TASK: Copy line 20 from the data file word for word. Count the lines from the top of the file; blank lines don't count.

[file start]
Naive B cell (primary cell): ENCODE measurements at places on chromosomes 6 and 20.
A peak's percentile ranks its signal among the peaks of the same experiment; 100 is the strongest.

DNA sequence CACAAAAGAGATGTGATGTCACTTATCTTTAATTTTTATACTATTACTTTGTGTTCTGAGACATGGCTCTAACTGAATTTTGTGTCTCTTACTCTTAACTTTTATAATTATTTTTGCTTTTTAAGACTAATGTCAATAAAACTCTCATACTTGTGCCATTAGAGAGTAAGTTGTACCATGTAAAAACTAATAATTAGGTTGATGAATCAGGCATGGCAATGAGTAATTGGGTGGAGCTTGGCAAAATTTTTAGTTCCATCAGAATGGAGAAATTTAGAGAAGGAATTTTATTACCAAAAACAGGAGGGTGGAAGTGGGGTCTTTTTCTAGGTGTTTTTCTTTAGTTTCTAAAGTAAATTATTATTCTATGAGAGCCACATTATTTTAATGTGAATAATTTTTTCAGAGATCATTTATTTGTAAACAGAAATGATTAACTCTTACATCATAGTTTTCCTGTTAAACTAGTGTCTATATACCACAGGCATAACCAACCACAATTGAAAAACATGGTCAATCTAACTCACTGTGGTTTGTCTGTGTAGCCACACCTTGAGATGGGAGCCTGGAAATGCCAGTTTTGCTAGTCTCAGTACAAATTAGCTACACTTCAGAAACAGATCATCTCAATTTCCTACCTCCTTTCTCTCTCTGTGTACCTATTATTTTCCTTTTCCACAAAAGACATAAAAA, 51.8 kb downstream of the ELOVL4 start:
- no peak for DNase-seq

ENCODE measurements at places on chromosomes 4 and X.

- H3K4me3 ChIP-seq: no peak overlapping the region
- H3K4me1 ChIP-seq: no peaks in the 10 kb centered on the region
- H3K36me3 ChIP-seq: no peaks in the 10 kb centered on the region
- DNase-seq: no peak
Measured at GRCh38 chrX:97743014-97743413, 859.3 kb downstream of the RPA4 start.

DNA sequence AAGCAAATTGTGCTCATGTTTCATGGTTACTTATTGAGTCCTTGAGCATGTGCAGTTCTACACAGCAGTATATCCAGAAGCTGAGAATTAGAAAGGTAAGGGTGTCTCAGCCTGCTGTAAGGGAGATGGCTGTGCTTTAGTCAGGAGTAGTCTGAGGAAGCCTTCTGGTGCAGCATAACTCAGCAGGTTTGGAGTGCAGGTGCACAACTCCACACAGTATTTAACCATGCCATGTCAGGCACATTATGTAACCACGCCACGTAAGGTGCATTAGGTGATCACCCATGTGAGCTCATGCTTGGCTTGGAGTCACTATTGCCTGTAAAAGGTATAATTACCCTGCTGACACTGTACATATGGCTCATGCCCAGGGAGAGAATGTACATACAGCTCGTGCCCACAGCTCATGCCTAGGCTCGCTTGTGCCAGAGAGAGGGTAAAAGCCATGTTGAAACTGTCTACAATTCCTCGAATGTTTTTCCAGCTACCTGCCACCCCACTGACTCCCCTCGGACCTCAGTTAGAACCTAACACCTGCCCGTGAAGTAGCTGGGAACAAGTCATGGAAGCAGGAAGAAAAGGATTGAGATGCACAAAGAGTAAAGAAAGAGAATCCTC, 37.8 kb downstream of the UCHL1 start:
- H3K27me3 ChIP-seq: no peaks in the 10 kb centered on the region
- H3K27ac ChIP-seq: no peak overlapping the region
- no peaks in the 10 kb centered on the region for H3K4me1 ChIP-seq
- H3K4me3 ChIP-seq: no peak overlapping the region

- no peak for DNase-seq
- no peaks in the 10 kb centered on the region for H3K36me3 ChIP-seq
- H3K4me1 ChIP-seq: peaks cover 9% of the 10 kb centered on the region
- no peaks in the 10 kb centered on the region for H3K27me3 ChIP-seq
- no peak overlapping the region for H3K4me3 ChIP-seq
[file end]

- no peak overlapping the region for H3K4me3 ChIP-seq